Tuesday, August 5, 2008

Midwifing Nepal: India must assist the Maoists into the mainstream

Sometimes it is very interesting to ponder over the fate of Nepal. So many forces are interested in her, reigning a chaos making difficult to navigate the political quagmires. The following article is copy-pasted from IndiaReacts

Midwifing Nepal
India must assist the Maoists into the mainstream, says N.V.Subramanian.

24 July 2008: India should beware that the Maoists' defeat in Nepal's presidential election has not been to China's liking. The Communist Party of Nepal-Maoist chairman, Prachanda, has been published by Xinhua in a tilted commentary saying, "There is a big reactionary conspiracy of foreign powers after we won the faith and belief of (a) large crowd of people. Nepal's politics has clearly signified a great danger of anti-revolution."

Prachanda did not name the foreign powers allegedly conspiring against the Maoists, but India would figure prominently in them, preceded or followed by the United States. Even if the Chinese were meddling, Prachanda would fear to say so. But the Chinese and the Maoists see eye-to-eye on several issues, including oppressing the Tibetan protestors, downsizing India, and bringing pro-Beijing changes in Nepal.

The Chinese were not unhappy with the deposed king Gyanendra. Their problem comes from centrist parties like the Nepali Congress (NC) which are close to India. The NC candidate, Ram Bahadur Yadhav, won Nepal's presidential election, defeating the Maoist Ram Raja Prasad Singh, after the Nepali Congress, the Communist Party of Nepal (Unified Marxist-Leninist) and the Madhesi People's Rights Forum joined their parliamentary strength to beat the Maoists convincingly.

Even if India played no role in this presidential election, the Maoists would fan trouble against it. With two twenty-seven seats in the Constituent Assembly, the Maoists are the largest party. They have declared they won't form the government but sit out as the opposition. "After the defeat in the presidential election," Prachanda told Xinhua, "our moral base to make the new government has totally come to an end. So we have decided to stay in (the) opposition." Xinhua says Nepal faces political uncertainty now.

That it does, but to play up the foreign conspiracy angle puts India in the firing line. It is unlikely that anyone in the Manmohan Singh government was manipulating Nepal politics to defeat the Maoists considering the crisis here over the Indo-US nuclear deal. But that won't cease Prachanda from pointing accusing fingers at India. And with the Left-CPI-M withdrawing support to the Manmohan Singh government, the Maoists would reckon they have lost an ally that could restrain New Delhi. On the other hand, New Delhi conceivably could feel emboldened to get tough with the Maoists now that the CPI-M support has been withdrawn.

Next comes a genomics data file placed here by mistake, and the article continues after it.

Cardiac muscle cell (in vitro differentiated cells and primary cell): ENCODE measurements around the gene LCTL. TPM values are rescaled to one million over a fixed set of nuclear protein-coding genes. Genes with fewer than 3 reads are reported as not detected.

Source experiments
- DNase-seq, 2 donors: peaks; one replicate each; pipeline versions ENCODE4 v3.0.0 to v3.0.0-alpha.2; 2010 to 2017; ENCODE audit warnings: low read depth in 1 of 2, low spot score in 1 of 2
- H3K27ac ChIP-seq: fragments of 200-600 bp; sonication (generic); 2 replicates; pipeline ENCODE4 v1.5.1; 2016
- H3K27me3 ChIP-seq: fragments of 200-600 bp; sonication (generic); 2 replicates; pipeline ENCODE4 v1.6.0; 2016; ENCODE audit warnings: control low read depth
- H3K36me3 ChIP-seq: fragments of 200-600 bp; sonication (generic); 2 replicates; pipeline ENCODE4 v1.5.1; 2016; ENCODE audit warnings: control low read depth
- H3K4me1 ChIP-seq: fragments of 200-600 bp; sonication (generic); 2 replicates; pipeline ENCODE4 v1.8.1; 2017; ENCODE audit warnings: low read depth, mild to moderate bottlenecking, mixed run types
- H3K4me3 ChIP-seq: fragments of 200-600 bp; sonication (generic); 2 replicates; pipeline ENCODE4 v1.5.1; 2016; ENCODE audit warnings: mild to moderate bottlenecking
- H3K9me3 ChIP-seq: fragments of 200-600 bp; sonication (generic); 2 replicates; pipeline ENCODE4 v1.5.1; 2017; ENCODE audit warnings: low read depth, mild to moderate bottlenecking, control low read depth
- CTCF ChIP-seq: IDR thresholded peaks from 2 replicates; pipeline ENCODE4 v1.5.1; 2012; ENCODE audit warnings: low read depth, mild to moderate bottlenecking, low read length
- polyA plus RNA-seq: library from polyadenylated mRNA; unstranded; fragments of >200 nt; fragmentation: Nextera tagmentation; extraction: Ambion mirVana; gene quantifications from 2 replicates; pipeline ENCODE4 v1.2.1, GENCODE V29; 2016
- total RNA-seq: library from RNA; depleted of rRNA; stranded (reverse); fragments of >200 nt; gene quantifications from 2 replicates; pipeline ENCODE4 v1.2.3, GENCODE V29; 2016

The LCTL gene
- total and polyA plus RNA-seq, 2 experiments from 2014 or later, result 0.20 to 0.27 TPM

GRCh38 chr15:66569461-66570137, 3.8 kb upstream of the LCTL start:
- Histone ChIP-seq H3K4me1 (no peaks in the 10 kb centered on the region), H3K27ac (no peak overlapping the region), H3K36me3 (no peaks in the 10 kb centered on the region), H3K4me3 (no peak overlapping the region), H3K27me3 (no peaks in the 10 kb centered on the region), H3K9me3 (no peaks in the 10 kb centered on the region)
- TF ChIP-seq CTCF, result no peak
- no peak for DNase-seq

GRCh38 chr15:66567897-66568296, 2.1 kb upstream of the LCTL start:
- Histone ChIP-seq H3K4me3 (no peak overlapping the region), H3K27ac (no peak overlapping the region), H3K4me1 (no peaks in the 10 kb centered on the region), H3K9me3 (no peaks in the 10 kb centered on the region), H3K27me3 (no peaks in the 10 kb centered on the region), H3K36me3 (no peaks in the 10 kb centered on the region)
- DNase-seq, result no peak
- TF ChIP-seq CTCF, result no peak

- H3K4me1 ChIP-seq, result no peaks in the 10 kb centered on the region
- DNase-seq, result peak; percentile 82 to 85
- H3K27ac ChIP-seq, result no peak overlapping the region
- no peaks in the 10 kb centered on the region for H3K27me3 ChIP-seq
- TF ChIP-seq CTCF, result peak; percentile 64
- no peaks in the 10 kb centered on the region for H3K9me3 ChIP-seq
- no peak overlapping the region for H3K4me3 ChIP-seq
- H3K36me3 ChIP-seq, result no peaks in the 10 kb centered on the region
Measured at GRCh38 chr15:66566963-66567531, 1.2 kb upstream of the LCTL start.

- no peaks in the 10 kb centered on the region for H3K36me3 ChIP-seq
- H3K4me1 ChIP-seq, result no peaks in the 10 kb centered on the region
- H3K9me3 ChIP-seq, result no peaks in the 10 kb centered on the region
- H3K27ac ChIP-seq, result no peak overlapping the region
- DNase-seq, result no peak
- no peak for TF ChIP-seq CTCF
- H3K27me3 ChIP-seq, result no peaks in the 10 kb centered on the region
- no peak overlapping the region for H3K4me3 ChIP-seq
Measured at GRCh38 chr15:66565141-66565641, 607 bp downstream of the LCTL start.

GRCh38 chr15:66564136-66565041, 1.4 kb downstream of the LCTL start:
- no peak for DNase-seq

Except that the gap between perception and reality may be so wide that Maoist and Indian interests could hurt with misunderstanding while benefits flow to third parties like China. Nepal's strategic value to India cannot be over-emphasized. Before more misunderstanding sets in, India must play host to Prachanda, or alternatively, have its representatives meet him and clear the air. The Maoists are the largest party in Nepal's Constituent Assembly, and this gives them a legitimacy that India cannot deny.

Possibly the Maoists overplayed their hand by demanding both the President and PM's posts. They never reckoned on the gang-up against their presidential candidate. But equally, their election as the largest party cannot be minimized, and their absent majority cannot be so twisted as to pervert the elections. The Maoists have gone into a deep sulk, but it is not a matter to rejoice.

The Maoists will remain a danger to Nepal's parliamentary democracy so long they are kept out of mainstream politics. It was quite a feat to wean them away from armed struggle, and the abdication of Gyanendra has proceeded peacefully and at considerable more pace than expected. The presidential election and government-formation have taken months, and the second issue is still not resolved. This is understandable. An evolving political solution tautologically takes time to settle.

But even so, there must be recognition of an approaching new political order in Nepal. While the Maoists did not gain a majority in the Constituent Assembly, they still were elected in the largest numbers. This must be recognized by veterans like G.P.Koirala and this should limit backroom manipulations of the sort witnessed in the presidential election.

India can at best give a gentle guiding hand to Nepal's political evolution. That election that elected the Maoists in large numbers must be reflected in government formation, and India must press the Maoists to enter the power structure. The presidential election cannot be unraveled, so the next best option is to have a Maoist-led government.

Once the responsibilities of power weigh on the Maoists, the process of their political integration into mainstream Nepal politics would commence and become irreversible in due course. This should be India's goal. While the Manmohan Singh government has committed the bulk of its energy to pursuing the nuclear deal to conclusion, Nepal in its second birth cannot be neglected either.

N.V.Subramanian is Editor, NewsInsight.net.

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